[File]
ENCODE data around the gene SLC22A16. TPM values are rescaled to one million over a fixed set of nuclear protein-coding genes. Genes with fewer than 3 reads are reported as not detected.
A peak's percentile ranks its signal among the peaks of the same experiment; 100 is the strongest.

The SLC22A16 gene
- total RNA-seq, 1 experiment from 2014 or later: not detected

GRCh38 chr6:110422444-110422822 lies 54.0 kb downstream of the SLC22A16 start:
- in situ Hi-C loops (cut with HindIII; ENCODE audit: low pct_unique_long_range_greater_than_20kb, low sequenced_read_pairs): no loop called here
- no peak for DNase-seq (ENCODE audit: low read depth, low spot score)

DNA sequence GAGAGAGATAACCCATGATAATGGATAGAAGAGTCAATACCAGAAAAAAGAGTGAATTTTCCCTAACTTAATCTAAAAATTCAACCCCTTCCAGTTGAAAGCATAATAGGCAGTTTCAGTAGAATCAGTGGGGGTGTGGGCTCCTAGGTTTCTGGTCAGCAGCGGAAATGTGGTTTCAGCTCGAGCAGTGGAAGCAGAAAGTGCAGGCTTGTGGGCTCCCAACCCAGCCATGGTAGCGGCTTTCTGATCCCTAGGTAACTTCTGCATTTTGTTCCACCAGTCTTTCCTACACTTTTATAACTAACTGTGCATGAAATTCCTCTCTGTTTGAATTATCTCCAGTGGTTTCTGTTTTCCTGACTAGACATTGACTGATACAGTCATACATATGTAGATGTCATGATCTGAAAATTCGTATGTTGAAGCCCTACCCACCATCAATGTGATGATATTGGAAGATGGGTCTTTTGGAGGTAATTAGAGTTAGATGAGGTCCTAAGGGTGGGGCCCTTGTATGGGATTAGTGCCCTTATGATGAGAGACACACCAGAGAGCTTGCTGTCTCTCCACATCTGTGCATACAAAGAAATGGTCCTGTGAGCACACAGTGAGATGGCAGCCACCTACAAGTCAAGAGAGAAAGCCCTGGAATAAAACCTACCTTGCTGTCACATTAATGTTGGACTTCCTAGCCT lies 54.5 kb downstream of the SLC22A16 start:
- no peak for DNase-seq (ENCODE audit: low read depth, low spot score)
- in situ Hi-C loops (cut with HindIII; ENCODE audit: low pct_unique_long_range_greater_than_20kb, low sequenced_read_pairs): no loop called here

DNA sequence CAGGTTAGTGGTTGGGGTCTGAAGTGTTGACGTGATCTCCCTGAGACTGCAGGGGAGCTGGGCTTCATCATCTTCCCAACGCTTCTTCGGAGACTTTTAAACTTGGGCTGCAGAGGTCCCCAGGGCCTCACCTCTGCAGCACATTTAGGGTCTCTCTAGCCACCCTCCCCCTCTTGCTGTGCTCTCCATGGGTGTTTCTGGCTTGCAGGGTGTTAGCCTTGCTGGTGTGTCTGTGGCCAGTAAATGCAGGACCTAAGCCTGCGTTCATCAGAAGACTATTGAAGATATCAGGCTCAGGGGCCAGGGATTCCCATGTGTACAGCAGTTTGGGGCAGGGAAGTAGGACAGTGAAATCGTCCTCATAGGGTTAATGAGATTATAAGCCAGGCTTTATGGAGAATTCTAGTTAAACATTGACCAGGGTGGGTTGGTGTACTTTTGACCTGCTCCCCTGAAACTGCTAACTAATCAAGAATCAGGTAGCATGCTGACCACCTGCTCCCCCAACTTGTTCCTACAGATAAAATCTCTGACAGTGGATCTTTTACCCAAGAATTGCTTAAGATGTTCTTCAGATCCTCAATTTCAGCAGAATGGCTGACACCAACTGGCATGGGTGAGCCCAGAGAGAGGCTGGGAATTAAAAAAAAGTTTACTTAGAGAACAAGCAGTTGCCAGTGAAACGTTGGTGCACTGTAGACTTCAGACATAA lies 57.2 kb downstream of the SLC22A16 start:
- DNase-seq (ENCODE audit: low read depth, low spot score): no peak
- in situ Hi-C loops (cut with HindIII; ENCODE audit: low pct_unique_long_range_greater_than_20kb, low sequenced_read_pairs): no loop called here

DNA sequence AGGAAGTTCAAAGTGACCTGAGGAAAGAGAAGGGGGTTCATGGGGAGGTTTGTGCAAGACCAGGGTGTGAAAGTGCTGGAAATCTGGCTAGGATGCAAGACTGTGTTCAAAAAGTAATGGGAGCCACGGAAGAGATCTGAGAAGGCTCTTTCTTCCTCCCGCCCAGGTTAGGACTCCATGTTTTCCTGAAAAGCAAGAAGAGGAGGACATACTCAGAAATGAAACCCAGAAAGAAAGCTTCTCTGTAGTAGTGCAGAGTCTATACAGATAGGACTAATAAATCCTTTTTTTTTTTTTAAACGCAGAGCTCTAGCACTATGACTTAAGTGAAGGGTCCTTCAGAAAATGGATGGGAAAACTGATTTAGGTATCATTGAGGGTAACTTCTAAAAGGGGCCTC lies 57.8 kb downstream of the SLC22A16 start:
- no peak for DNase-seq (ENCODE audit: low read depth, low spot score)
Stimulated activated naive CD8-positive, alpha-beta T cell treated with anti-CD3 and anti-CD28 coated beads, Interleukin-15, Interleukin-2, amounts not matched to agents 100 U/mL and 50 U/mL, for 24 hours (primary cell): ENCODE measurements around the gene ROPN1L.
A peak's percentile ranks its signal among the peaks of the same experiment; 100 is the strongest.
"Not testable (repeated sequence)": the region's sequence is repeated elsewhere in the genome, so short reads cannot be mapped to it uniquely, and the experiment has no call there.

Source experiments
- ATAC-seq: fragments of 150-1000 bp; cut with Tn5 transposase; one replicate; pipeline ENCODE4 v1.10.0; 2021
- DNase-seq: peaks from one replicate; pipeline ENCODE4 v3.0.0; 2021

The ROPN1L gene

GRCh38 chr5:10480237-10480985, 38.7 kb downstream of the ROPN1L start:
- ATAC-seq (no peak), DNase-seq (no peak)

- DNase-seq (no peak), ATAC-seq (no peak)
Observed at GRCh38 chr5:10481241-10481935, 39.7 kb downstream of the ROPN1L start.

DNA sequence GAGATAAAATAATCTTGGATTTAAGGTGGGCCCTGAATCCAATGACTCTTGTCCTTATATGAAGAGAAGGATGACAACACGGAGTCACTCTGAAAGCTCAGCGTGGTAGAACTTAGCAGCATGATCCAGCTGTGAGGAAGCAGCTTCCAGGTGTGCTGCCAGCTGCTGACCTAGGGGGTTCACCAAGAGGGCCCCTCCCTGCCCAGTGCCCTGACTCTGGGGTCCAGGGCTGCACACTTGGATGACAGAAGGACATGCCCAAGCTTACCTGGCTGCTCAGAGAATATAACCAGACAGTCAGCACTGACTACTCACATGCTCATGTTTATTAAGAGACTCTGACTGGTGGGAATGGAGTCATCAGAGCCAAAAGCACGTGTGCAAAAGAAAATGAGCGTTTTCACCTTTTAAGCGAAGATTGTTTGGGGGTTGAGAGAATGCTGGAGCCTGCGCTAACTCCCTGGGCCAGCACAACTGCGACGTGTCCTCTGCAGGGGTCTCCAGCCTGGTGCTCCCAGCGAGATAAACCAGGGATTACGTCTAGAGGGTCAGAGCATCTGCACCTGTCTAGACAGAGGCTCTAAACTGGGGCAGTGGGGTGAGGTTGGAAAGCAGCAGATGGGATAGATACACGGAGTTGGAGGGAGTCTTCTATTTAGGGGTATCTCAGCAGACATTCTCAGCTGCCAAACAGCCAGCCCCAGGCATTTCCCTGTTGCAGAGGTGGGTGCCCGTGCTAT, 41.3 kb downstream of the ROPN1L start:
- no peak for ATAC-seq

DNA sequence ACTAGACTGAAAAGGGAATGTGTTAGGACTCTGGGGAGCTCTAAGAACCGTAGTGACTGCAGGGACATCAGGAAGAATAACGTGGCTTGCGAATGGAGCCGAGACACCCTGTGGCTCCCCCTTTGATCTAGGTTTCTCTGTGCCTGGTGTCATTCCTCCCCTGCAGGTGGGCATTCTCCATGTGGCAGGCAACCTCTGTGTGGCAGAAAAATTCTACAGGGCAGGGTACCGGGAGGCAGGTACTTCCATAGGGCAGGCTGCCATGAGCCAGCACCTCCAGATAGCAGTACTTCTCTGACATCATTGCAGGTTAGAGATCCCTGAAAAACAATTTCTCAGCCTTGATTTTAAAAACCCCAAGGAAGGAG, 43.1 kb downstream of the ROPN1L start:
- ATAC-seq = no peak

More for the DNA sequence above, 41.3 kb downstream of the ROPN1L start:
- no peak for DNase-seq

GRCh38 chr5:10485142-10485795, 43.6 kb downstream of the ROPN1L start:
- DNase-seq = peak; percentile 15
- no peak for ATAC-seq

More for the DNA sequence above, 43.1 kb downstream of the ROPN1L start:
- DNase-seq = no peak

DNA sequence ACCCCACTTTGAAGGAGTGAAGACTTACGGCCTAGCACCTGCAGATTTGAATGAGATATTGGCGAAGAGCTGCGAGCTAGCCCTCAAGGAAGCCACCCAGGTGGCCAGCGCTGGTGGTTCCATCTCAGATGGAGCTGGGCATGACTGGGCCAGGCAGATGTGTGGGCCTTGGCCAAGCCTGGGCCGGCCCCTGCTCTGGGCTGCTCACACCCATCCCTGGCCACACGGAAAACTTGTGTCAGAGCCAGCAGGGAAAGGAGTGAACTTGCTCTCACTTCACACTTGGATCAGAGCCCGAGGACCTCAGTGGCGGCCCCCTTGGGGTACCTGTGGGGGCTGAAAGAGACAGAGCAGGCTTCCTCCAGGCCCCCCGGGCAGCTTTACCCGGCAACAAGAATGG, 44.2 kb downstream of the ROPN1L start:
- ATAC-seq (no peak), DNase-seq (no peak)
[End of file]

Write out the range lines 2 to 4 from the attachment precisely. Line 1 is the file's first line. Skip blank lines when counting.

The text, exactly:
A peak's percentile ranks its signal among the peaks of the same experiment; 100 is the strongest.

The SLC22A16 gene
- total RNA-seq, 1 experiment from 2014 or later: not detected